Catching Fire

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You know me by now; as Mr. Garbett likes to put it, I am “the glass half-full type”! I have just returned from two weeks in London recruiting teachers for next academic year (watch this space for further news in this regard!) and, I suppose like many of the other Heads and Principals, spent much of my time persuading candidates about what a great school we are. And you know I have spoken recently of this sense I have of a school “catching fire”. However, the cynics might legitimately challenge me by saying, “That’s all very well…..but how do you know?”
Some of the answers are obvious, or even predictable, but others are more anecdotal, others still are inferences, even intuitions, but taken together they are, I believe, overwhelming.
I think our school is “catching fire” because:

  • IGCSE results continue to rise year on year
  • We continue to send all of our IB Diploma students to Universities of their choice
  • The numbers of students opting to stay with us for our IB programme are rising sharply
  • The numbers of Ambrosoli children choosing to join our secondary school in Year 7 continue to be strong despite ever-increasing competition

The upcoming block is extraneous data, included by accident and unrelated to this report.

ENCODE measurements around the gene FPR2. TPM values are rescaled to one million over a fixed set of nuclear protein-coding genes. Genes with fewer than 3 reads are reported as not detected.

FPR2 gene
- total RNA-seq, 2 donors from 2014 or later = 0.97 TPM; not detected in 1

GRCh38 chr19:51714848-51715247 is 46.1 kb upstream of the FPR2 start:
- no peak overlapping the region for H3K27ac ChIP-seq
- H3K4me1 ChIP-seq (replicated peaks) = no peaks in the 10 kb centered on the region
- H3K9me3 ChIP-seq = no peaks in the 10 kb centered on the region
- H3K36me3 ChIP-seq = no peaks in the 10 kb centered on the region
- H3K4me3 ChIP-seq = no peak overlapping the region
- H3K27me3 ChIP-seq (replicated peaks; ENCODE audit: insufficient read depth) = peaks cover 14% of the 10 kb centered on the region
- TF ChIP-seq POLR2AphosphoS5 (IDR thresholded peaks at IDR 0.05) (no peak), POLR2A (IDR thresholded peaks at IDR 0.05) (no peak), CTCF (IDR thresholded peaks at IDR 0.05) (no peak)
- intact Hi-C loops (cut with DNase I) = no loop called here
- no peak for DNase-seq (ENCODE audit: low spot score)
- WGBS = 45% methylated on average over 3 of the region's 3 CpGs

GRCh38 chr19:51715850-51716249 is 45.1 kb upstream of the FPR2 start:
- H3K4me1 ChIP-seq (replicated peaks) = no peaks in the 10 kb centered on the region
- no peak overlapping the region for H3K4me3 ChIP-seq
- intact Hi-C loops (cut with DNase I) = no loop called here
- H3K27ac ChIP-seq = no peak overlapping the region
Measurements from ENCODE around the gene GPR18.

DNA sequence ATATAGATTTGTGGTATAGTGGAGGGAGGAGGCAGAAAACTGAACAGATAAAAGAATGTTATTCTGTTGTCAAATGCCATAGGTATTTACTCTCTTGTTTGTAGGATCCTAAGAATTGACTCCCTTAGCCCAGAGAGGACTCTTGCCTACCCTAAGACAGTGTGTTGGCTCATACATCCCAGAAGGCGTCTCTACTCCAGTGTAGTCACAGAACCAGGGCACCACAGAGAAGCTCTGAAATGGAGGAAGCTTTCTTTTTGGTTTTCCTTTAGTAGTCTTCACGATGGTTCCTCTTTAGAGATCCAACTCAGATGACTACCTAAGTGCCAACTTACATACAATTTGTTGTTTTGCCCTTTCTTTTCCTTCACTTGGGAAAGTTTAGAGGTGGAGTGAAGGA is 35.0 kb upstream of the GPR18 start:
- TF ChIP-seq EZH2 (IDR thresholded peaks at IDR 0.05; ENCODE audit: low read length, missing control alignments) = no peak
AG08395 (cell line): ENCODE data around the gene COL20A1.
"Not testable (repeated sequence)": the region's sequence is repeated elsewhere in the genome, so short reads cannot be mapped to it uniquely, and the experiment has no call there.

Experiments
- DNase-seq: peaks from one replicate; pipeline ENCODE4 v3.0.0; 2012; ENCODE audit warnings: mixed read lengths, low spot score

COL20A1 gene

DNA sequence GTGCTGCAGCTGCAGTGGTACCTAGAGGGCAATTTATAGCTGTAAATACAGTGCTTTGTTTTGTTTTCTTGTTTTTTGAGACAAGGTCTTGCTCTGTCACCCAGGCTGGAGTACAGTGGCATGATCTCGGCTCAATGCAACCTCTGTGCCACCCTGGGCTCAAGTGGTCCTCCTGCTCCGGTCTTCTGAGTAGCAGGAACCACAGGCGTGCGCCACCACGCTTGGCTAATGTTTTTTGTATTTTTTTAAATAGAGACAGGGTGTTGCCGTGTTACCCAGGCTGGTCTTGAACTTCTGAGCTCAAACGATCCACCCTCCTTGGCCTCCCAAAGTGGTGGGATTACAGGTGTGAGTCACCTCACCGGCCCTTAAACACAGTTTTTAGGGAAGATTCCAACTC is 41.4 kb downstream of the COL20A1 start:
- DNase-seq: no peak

• The consensus amongst parents in the recent Parent Survey is that we are the best international school in Uganda, up from 2nd place last year
  • Our sports teams are winning more ISSAK competitions
  • Good teachers and leaders, who could undoubtedly earn more money elsewhere, are choosing to stay with us
  • Good teachers and leaders are choosing to join us
  • There is an increasing confidence in our primary school that we are on top of the move to the new curriculum and have an effective assessment framework to accompany it
  • Teachers are talking about and sharing good practice
  • Our students are increasingly literate and reflective about their learning
  • Participation and attendance at the secondary swimming gala was up significantly
  • Our final two Head of Primary candidates loved our school
  • I am receiving fewer parental complaints
  • More parents are telling me/us how pleased they are with the school
  • Our children are proud of their school and tell us it is improving
  • Students with special learning needs feel supported and are flourishing
  • “Super learning days” are motivating and stretching academically gifted students

There is more but much of it is quite difficult to articulate. I feel a growing sense of community around school and that our identity as a school community is coming into sharper focus. I hope you feel the same. We are not, as I have said many times before, the finished article by any means, but (and here perhaps reference my earlier remarks regarding Mr. Garbett’s views on my inherent optimism!) I see that as a positive because it means there is so much more that we can all achieve together! Have a great week!

date authored: 

Friday 27th January 2017 Africa/Kampala


School Director - Steve Lang